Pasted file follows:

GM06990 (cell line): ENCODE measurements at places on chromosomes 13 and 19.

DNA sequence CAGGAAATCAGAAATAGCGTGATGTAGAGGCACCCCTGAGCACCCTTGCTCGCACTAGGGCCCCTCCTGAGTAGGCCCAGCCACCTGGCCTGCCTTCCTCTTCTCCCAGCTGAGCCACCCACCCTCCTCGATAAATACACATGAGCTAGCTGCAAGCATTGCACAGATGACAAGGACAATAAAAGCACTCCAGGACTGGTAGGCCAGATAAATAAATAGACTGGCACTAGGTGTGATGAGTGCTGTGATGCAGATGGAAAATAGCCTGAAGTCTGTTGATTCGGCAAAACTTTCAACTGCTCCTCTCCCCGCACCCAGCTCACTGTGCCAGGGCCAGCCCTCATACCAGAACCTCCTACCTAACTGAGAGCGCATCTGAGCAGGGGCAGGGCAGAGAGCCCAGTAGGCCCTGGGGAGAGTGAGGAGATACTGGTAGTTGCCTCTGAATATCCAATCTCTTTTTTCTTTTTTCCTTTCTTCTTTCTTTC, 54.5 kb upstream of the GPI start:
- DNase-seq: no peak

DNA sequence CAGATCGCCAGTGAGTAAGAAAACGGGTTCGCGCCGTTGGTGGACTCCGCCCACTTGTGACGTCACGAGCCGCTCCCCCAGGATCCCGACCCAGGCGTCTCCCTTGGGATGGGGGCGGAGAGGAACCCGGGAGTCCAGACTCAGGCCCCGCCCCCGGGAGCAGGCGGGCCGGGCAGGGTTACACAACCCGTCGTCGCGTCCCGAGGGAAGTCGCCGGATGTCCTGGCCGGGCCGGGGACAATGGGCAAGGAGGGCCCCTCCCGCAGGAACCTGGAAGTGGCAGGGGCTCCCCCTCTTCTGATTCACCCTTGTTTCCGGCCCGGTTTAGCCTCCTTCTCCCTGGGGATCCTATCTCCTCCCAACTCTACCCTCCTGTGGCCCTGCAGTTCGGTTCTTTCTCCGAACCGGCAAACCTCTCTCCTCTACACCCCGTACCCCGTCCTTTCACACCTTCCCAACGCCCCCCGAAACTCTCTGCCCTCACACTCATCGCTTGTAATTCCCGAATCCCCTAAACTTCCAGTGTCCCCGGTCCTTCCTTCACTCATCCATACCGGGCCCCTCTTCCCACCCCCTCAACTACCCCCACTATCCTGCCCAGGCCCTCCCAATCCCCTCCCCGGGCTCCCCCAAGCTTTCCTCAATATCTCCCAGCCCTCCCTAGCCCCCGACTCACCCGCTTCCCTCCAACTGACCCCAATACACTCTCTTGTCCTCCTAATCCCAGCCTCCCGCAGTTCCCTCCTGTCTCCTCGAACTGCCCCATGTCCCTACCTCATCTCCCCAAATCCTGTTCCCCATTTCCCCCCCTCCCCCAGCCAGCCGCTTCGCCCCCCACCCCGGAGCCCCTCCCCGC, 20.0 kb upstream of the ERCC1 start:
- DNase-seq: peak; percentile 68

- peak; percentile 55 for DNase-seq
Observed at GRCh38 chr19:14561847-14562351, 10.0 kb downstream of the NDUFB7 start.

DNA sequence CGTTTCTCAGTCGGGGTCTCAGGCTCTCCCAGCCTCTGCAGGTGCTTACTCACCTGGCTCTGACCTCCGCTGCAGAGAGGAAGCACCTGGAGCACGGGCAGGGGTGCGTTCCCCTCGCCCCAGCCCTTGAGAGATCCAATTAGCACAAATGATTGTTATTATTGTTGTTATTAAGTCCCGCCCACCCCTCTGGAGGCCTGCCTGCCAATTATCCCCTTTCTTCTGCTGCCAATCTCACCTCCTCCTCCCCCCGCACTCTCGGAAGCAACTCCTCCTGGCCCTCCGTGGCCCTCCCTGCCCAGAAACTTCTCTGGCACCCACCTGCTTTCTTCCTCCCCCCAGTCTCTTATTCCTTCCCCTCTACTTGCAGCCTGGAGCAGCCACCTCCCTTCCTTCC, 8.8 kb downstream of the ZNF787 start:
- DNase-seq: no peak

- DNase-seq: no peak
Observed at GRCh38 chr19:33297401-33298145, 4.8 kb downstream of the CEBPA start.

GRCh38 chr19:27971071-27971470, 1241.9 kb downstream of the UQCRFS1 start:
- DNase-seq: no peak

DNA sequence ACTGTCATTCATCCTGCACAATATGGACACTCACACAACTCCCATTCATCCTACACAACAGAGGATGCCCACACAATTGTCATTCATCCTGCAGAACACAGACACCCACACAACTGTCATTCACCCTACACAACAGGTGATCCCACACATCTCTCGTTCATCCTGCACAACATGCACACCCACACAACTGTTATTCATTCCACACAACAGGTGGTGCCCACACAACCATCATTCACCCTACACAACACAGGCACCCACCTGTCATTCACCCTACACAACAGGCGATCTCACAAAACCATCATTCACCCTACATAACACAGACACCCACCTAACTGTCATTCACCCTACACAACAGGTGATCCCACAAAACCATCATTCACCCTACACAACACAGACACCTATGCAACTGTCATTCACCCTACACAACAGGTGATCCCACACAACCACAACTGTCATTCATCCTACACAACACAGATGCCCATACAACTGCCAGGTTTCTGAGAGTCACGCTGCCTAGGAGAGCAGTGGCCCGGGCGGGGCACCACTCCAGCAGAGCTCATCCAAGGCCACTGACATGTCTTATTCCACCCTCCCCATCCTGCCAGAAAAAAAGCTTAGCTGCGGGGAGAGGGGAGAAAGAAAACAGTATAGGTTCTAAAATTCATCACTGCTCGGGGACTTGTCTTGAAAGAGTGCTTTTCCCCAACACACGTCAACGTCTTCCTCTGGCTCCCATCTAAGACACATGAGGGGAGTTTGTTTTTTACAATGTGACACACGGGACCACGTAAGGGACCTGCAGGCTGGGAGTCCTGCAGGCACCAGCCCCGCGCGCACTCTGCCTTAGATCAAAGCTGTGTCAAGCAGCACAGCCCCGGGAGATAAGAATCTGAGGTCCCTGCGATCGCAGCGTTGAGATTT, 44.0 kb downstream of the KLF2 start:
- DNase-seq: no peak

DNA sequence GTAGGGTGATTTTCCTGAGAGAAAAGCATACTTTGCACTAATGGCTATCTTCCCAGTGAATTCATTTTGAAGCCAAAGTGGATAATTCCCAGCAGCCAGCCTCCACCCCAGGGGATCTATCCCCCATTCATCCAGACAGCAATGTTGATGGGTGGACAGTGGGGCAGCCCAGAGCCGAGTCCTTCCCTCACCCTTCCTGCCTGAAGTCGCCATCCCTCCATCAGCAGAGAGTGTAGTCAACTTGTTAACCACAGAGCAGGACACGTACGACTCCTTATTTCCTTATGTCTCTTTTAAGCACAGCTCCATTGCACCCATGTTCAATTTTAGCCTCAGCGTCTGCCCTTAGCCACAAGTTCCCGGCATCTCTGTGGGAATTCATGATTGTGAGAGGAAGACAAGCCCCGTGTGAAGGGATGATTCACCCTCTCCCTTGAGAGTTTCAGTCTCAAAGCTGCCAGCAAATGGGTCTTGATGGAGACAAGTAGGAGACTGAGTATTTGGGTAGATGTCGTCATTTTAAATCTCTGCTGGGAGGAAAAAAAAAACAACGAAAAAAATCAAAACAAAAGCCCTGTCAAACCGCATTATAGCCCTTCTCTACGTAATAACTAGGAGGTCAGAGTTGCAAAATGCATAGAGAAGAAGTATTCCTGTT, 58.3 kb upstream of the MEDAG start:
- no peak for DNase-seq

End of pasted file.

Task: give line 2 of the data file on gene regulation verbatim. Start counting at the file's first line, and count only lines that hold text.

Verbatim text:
DNA sequence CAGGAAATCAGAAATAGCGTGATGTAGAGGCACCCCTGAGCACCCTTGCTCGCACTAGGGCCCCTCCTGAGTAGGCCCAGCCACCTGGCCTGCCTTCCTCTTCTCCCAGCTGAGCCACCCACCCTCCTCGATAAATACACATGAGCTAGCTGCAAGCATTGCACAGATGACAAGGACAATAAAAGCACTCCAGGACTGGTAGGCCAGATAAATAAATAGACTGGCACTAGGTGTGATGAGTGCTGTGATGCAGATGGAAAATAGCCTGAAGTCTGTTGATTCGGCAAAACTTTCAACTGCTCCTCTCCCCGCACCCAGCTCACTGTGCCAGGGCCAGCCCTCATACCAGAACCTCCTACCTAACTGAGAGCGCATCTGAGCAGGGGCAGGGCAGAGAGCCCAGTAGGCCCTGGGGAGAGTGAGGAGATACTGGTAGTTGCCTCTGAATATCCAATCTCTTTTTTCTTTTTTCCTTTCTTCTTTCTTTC, 54.5 kb upstream of the GPI start: